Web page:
Why Retail Business Needs a Pricing Analyst?
4.8 89

Why Retail Business Needs a Pricing Analyst?

Regardless of an industry or market segment, the pricing policy remains a core capability used by business to attract new customers and stay competitive. Hiring a price analyst or opting for pricing consultancy is definitely a good way to boost competitive intelligence. But is it really enough to receive the best-in-class pricing policy?

Alex Philips

pricing analyst

Being a genuine market trendsetter requires taking one step ahead of the rivals. What it means is that an analyst or consultancy agency can hardly bring the expected result as long as pricing software is ignored.

Let's start with the essentials and see how pricing intelligence can boost the business.


What is a pricing analyst?

Pricing analyst is a person responsible for defining the best prices for a product or product range. In addition, price analyst shapes the strategic course of pricing policy based on marketing trends, company’s goals, and available resources.

According to McKinsey, all companies could be grouped into four categories based on their pricing policy. These types include margin expanders, sales and pricing pioneers, revenue drivers, and pricing disrupters. Price analyst helps the managers to compare the pros and cons of each type of policy and choose the most sustainable approach.


What does a pricing analyst do?

Pricing analyst looks closely at industry trends, collects the relevant data, and provides highly accurate analysis for the managers. Price analyst also monitors competitors' pricing strategies to validate the final recommendations. An awareness of general economic trends, market developments, and consumer habits is a must for an effective price analyst.

The set of tasks may vary across the markets, yet some responsibilities are shared by most effective price analysts. Before launching a new project or initiative, price analysts usually perform complex margin and pricing analyses. In addition, analysts build a system of communication with other departments and stakeholders to review internal and external pricing data regularly.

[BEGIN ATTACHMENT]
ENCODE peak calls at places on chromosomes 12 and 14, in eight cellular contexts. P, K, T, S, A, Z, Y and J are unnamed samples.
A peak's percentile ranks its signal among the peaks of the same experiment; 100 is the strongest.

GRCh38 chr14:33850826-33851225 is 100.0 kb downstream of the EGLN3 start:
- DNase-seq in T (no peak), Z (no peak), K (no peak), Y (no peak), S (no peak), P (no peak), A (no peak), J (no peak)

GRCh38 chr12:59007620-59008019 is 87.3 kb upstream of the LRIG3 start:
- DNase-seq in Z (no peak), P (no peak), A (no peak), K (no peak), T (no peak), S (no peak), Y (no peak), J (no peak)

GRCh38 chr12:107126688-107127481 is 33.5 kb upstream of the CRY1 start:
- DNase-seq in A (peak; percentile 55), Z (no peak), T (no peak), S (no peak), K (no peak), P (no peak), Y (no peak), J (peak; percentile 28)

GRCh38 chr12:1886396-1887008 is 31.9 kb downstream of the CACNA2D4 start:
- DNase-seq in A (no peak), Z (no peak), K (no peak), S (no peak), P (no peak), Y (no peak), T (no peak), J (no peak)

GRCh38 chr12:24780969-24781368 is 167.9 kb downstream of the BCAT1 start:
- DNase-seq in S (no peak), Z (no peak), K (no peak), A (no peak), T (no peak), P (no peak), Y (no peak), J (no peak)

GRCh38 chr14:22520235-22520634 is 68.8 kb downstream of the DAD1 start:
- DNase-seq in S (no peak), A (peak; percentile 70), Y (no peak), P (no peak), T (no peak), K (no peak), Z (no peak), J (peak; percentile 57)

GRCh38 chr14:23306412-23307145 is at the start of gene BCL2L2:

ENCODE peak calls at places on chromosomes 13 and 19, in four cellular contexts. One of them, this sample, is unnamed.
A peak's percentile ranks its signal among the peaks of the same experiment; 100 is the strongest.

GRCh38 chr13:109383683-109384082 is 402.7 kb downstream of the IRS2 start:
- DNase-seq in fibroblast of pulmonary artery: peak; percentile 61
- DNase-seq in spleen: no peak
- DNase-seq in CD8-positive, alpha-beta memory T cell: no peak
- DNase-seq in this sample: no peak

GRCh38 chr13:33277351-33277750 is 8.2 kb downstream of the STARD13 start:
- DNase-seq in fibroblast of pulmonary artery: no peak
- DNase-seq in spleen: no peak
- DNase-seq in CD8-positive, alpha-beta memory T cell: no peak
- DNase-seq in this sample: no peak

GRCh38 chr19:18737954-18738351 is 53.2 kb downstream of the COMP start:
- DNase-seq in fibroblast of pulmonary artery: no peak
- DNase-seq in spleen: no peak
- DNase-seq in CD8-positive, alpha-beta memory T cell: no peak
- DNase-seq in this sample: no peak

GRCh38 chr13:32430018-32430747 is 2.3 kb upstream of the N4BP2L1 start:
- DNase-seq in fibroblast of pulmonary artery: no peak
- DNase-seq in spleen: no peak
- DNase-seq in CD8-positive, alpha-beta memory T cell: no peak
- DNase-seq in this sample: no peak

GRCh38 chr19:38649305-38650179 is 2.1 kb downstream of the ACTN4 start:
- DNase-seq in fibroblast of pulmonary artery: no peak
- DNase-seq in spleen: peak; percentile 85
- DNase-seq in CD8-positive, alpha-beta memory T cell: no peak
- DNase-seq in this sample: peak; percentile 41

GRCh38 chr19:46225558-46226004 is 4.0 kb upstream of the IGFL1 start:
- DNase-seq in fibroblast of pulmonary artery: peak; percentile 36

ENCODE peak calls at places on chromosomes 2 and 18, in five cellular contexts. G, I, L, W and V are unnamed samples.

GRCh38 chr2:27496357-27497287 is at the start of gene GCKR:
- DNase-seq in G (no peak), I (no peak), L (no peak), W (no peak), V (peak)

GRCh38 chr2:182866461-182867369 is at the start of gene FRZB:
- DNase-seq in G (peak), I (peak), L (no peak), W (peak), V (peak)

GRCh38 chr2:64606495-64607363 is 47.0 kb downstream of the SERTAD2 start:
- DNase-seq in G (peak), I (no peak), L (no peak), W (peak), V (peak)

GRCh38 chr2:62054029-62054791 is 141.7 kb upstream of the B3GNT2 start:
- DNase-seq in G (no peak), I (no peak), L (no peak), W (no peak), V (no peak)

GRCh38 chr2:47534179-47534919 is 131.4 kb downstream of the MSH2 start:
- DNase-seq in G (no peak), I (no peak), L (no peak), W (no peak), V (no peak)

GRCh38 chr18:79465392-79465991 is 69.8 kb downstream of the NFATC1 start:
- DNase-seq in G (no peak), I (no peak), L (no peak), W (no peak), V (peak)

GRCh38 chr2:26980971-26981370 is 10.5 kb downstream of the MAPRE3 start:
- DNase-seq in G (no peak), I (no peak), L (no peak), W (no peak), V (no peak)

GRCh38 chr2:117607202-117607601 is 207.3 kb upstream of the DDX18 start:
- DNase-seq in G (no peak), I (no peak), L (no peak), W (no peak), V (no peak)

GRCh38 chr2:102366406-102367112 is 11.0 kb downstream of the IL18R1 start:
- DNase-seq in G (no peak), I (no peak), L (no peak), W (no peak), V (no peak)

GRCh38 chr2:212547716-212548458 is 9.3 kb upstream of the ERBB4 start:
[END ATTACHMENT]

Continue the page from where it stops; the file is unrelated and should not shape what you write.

How to become a pricing analyst?

A price analyst needs to have a profound educational background. A degree in math, finance, marketing, statistics or accounting fit the job requirements best. Work experience as a junior pricing analyst or finance officer is also essential. An analyst’s soft skills are remarkably important as the advanced software can nowadays do all kinds of complex calculations instead of an analyst.

The everyday routine of a price analyst is more about building a communication strategy with the pricing policy stakeholders rather than dealing with mechanical calculations. Therefore, being familiar with the dynamic pricing software is a crucial factor reinforcing one’s chances to succeed as a pricing analyst. In turn, an employer’s awareness of the game-changing role played by pricing intelligence should be examined by an analyst during the interview.

Get a right tool for
pricing analysis

Pricing consultant vs. pricing analyst

Pricing consultancy is another option commonly used by the business willing to boost their pricing policy. The consultancy services are commonly provided by large agencies with a firm reputation and profound expertise in the market trends. Often, yet not always, the external pricing consultants are hired for a short time period to resolve a specific issue.

pricing consultant

The typical tasks of a pricing strategy consultant include finding invalid discounting behaviors, identifying market segments with a higher purchasing power of customers or developing sales compensation plans stimulating better pricing behavior. Hiring a reputable pricing consultancy firm is expensive, that’s why the business prefers an in-house pricing analyst more often.


Why pricing analysis software is inevitable?

Now, let’s think again how exactly can a price analyst help your business. At many companies, price analysts or pricing consultants are still involved in plenty of mechanical tasks. At first, they mine raw data in either manual or partially automated way. Then, the data is processed, verified, and classified appropriately. Finally, an analyst is supposed to build predictive models using the collected data.

This pattern dominates across businesses even though it requires an analyst to spend most of the time doing mechanical tasks. The manually processed data often lacks an accuracy so the predictive models are built on initially invalid inputs. Hiring a price analyst to process data manually not only is a waste of money but may also undermine the company’s financial health. The good news is that the pricing intelligence software can now do all mechanical work instead of and better than analysts.

With the advanced software solutions, you can get a customized and highly accurate data on competitors’ pricing, stock, and promo. The pricing software can also perform advanced analytics to sustain a goal-driven pricing strategy. Using price intelligence software alone, the business can boost profit margins by 5% and increase sales by 15%. Now, the only thing left for a price analyst is to bring the ML-driven recommendations to life.